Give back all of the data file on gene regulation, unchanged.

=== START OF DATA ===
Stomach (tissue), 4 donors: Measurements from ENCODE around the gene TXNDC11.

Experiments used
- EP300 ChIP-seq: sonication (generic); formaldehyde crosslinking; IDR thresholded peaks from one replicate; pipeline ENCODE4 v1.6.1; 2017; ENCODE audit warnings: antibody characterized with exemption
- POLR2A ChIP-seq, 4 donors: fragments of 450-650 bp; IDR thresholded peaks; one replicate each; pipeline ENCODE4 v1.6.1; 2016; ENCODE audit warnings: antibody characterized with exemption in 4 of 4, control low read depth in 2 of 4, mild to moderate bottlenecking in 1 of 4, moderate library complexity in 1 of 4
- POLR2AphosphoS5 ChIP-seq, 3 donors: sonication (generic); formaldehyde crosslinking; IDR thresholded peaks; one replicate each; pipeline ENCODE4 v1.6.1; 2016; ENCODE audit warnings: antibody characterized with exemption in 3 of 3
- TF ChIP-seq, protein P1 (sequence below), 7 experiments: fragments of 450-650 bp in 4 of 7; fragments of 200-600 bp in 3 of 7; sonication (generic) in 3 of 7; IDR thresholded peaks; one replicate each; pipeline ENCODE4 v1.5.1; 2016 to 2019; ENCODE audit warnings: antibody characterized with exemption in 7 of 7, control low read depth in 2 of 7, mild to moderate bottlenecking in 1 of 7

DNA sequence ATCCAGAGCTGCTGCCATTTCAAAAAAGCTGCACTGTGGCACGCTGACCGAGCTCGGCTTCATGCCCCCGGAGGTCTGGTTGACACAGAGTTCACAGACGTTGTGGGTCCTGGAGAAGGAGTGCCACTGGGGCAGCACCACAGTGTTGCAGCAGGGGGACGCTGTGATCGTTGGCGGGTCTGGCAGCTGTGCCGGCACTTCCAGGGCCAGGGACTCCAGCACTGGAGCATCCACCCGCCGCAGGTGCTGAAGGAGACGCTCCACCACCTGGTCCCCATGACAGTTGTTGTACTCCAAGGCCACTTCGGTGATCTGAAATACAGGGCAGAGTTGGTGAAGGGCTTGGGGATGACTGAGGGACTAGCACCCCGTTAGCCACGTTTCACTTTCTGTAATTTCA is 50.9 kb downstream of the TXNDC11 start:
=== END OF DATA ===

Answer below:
Stomach (tissue), 4 donors: Measurements from ENCODE around the gene TXNDC11.

Experiments used
- EP300 ChIP-seq: sonication (generic); formaldehyde crosslinking; IDR thresholded peaks from one replicate; pipeline ENCODE4 v1.6.1; 2017; ENCODE audit warnings: antibody characterized with exemption
- POLR2A ChIP-seq, 4 donors: fragments of 450-650 bp; IDR thresholded peaks; one replicate each; pipeline ENCODE4 v1.6.1; 2016; ENCODE audit warnings: antibody characterized with exemption in 4 of 4, control low read depth in 2 of 4, mild to moderate bottlenecking in 1 of 4, moderate library complexity in 1 of 4
- POLR2AphosphoS5 ChIP-seq, 3 donors: sonication (generic); formaldehyde crosslinking; IDR thresholded peaks; one replicate each; pipeline ENCODE4 v1.6.1; 2016; ENCODE audit warnings: antibody characterized with exemption in 3 of 3
- TF ChIP-seq, protein P1 (sequence below), 7 experiments: fragments of 450-650 bp in 4 of 7; fragments of 200-600 bp in 3 of 7; sonication (generic) in 3 of 7; IDR thresholded peaks; one replicate each; pipeline ENCODE4 v1.5.1; 2016 to 2019; ENCODE audit warnings: antibody characterized with exemption in 7 of 7, control low read depth in 2 of 7, mild to moderate bottlenecking in 1 of 7

DNA sequence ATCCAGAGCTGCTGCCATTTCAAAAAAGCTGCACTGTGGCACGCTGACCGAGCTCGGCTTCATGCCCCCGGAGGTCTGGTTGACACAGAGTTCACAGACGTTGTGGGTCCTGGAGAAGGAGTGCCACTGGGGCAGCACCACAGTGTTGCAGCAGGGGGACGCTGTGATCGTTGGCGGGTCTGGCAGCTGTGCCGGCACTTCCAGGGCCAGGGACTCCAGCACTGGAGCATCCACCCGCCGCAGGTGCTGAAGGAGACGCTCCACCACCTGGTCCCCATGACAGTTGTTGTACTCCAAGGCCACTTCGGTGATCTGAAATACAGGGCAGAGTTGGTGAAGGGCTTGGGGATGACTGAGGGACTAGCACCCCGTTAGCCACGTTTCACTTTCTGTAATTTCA is 50.9 kb downstream of the TXNDC11 start: